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Departing Dilemma


Guest Anonymous

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Guest Anonymous

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So here's the problem- I'm currently living in Aloha OR (near portland), and am planning to move down to Los Angeles sometime this year. I have two 'cars' an '81 El Camino, and a '76 2002. The 02 has no EGR valve, but I think the rest of the emissions stuff is there. My dilemma is, should I keep the 02??

*OPTION 1: Sell the 02 and the camino and buy a new car in LA and put around like everyone else.

*OPTION 2:Sell neither, tow the 02 w/the camino and try to squeeze by emissions, killing my dreams of dual webs and bad idling.

*OPTION 3:Sell both, buy a pre-'74 02, and start over again. This would have to be denying the fact that I won't find one in as good a condition as my current one for the same $.

So, I ask you wise 02-ers, what do I do?

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Guest Anonymous

in California as the 30+ model year rule will apply. I think the El Camino will be easier to make smog-OK than the '02. You can bring the '02 in and make it non-op for this year so you don't need the check, and then in 1-year it will be smog-exempt and you can do what you like as it will already have Cal reg. Technically, if you become a resident you have to get a Cal DL and Cal auto reg. If you keep your OR DL and car reg you could drive the '02 also, but your insurance co. won't like your being in L.A. If you get a Cal DL and keep OR car reg you could get cited for avoiding the car fees. In California, transfer of title takes precedence over proof of insurance at the DMV, so when you get the Cal titles you will not be required to show proof of insurance as technically you can't insure cars you don't own (not your case but in the ballpark). I'm an insurance agent in L.A. and have to deal with situations like this all the time.

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Guest Anonymous

...if you like the El Camino, then keep it. They are appreciating in value and one in good condition is worth keeping around. Besides, you will want a car with cold, working AC.

Can you keep the '76 registered in Oregon somehow?

If the '76 is "close", then send it to a shop that will babysit it through the process and make a best effort at getting it to pass. If they can't arrange for the car to meet the smog requirements then sell it to someone out of state or hang on to it for awhile longer.

However, be forewarned that the law in California is such that a car still has to meet emission standards whether it is exempt or not -- any car from 1968 to 1974 which many people believe are "exempt" are only exempt from the mandatory inspections. This doesn't mean they are "free" from inspections -- you can get tagged by an intersection sniffer, a nuisance neighbor, or a peace officer and be asked to bring the car in for inspection.

You could always buy a 1974 model year VIN (parts car with decent registration status) and just use these plates on your car... but I wouldn't suggest this.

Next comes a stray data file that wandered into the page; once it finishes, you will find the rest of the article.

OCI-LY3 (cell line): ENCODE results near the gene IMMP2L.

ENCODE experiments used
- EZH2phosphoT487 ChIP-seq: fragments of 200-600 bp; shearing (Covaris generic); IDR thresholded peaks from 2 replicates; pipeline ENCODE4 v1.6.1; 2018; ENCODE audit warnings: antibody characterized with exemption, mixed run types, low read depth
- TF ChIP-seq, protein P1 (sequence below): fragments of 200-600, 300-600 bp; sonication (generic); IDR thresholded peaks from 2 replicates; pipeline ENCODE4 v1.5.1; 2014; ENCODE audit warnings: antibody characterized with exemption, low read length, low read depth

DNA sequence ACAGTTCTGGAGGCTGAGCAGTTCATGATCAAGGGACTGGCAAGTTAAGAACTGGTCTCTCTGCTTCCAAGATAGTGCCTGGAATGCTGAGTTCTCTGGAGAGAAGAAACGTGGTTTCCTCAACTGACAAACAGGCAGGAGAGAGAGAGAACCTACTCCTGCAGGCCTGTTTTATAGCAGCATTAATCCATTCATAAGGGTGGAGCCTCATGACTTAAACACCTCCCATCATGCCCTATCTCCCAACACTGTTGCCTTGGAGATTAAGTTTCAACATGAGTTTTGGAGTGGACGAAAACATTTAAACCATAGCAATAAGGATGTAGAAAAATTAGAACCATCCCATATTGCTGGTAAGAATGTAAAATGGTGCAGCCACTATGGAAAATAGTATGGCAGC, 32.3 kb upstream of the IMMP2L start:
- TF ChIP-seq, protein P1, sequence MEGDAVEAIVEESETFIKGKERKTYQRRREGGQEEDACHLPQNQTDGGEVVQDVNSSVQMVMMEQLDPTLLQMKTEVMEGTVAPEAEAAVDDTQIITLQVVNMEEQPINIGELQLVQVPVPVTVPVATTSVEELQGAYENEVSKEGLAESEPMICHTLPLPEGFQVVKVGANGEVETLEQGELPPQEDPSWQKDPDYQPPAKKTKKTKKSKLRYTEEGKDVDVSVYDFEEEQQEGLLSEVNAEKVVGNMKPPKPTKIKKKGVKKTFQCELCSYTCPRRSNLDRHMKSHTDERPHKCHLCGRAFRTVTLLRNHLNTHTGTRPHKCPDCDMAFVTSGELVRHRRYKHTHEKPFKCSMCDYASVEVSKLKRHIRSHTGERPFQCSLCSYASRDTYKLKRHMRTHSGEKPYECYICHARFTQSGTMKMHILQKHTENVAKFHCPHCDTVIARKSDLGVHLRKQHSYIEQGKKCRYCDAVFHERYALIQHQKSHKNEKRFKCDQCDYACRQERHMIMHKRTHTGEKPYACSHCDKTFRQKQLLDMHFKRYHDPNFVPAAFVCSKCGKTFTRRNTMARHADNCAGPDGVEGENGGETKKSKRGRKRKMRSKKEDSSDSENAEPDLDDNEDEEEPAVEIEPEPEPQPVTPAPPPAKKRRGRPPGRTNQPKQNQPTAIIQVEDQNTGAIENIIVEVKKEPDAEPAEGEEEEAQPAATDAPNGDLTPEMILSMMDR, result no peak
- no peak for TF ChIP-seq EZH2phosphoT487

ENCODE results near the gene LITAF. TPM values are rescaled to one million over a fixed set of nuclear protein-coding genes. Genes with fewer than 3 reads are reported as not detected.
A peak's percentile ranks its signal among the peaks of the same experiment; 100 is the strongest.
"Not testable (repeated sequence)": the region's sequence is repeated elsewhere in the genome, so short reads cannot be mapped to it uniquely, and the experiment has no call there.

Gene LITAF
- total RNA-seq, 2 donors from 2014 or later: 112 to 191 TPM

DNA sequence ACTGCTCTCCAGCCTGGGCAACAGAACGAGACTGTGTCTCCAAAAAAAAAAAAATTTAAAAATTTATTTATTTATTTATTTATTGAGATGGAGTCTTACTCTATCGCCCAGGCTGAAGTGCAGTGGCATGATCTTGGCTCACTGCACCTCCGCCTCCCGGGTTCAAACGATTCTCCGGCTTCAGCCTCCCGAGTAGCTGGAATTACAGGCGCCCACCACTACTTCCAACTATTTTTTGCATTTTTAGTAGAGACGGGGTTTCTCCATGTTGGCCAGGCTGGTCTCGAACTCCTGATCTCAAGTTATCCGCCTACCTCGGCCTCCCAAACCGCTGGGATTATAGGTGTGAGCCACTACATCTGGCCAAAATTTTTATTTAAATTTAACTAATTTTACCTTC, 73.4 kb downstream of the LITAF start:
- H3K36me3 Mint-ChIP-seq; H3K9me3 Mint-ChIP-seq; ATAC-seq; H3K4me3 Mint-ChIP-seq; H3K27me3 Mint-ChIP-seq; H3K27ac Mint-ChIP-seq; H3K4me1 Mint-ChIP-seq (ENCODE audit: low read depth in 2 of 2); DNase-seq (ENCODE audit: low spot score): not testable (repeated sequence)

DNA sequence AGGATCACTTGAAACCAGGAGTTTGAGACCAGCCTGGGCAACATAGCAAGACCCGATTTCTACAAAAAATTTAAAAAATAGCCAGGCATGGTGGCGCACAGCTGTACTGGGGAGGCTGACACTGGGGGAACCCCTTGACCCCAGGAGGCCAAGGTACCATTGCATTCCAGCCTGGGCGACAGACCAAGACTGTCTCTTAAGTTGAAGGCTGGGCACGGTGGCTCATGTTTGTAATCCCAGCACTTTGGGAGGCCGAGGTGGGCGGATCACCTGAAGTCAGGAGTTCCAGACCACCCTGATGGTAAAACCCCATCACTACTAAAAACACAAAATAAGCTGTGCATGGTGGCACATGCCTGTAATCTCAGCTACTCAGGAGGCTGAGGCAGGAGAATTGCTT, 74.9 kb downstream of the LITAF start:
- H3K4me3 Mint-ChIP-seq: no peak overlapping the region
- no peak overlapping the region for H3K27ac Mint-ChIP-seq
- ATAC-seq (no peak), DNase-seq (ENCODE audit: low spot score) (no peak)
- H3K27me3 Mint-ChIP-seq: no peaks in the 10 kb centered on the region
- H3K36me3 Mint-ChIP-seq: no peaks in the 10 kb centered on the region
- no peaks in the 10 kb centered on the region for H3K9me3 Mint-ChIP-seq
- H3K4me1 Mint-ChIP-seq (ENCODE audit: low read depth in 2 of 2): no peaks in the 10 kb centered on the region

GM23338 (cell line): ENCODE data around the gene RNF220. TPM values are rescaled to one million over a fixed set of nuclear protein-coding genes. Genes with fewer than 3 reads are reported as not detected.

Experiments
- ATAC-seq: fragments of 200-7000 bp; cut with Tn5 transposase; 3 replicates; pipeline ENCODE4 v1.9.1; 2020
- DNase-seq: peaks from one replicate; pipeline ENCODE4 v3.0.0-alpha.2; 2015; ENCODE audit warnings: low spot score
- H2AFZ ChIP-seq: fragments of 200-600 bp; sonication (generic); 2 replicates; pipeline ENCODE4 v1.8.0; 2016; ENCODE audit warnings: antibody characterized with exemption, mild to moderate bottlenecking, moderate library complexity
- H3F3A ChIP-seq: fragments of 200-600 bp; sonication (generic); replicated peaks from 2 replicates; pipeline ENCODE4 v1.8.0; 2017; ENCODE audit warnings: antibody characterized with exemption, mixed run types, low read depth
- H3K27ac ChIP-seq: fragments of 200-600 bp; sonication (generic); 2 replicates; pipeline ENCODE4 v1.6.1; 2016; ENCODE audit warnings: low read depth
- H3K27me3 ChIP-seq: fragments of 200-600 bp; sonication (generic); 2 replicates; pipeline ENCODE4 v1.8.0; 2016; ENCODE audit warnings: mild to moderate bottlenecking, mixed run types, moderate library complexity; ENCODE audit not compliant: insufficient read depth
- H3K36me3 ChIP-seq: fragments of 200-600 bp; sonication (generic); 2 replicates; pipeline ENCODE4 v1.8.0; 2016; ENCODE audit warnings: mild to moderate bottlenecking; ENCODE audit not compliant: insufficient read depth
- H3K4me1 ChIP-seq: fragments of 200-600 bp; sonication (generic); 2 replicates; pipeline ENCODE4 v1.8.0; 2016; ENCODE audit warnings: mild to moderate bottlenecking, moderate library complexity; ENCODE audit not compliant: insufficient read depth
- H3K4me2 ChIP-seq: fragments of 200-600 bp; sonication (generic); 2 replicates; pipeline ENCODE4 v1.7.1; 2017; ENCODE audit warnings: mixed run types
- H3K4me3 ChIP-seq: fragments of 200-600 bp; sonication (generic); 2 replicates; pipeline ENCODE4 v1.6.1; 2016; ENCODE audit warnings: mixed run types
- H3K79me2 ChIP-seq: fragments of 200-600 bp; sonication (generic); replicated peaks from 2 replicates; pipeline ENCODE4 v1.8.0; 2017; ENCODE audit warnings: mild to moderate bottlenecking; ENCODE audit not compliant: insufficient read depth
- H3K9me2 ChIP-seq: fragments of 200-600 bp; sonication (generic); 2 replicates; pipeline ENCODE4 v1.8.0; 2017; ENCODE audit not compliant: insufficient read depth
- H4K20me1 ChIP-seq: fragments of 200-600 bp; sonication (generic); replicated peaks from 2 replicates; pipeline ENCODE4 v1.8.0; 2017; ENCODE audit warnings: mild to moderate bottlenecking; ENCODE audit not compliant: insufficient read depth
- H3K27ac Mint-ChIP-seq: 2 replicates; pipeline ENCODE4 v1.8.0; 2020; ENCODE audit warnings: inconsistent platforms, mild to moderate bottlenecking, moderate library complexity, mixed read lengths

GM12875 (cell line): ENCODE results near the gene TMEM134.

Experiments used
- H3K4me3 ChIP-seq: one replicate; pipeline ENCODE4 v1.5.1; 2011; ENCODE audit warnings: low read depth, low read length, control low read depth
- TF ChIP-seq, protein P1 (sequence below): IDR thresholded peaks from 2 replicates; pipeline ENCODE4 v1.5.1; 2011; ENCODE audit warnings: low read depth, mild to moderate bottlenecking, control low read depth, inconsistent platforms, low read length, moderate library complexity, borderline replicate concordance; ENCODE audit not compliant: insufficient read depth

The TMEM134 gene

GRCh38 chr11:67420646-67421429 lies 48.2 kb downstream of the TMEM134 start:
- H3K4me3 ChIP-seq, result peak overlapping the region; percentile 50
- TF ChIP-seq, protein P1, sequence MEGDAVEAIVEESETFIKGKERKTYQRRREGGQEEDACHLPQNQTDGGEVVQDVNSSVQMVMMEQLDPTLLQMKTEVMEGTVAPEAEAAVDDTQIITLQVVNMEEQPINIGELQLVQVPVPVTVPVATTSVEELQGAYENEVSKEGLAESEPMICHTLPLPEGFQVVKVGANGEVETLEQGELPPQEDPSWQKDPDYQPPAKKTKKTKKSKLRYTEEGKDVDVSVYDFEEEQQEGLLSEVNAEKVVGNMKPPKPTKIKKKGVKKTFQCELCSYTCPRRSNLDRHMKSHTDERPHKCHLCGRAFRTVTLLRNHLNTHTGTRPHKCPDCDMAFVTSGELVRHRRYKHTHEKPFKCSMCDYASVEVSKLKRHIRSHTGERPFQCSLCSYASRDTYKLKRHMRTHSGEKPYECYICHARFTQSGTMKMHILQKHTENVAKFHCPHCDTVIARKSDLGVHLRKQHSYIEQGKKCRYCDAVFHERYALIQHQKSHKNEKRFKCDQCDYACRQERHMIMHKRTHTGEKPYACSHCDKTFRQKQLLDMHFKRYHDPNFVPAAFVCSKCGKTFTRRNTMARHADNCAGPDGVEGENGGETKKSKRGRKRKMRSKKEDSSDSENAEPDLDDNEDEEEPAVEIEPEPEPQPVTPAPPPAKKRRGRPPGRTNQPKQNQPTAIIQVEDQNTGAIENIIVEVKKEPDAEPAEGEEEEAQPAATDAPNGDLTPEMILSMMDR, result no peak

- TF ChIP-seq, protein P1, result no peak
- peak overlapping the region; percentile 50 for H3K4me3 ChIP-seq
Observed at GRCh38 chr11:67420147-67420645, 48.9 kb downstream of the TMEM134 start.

Brian

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Guest Anonymous

If you can swing shuttling back and forth once or twice, it's not unheard of to keep your Oregon registration on the 02 for a year. One year from now, in 2005, the '76 will become California smog-exempt, I believe. To keep it as legal as possible (it's a grey area in all states) you'll need a legit Oregon address.

Another option is that some states, including Montana, make it possible to register a car there even if you're not a resident. This is done by setting up an LLC (limited liability corporation) that you own, that in turn owns and registers the car. This requires hiring a 'registered agent' in Montana that forwards your paperwork, etc. It's all quite legal, and Montana promotes this for high-dollar motorhome registration by offering a tax break not found in other states.

On the other hand, if your '76 02 is nothing special to you, there are plenty of nice ones in LA.

Mike

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Guest Anonymous

i wish man, i wish. When I told my grandpa I had bought an american car he laughed.. when I called him a month later he said 'well, did you learn your lesson yet?' hehe and I was calling him to bitch about the 'car' ..El Camino, the only car that's left me stranded.

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Guest Anonymous

I've heard more than once that '76 02s are more solidly constructed than earlier cars. I think I'd hang on to the 02 by whatever means necessary until it can be registered. WTF do you want to go to L.A. for, anyhow? I've not beeen there for 4ish years, but my take on the place then was that it would be beautiful with like a couple million fewer people.

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Guest Anonymous

trust me, I can think of a few places I'd rather be than LA but most of my family's there and Intel is turning out to be something I don't like. Plus, I'll have a better paying job. ..and I think I'll take your advice and keep the car. I love it :)

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Guest Anonymous

I was afraid that CA was like oregon in that '74 would ALWAYS be the cut-off date for exemption. If the rule IS '30-years' than I'll definately wait it out. thanks for the advice!

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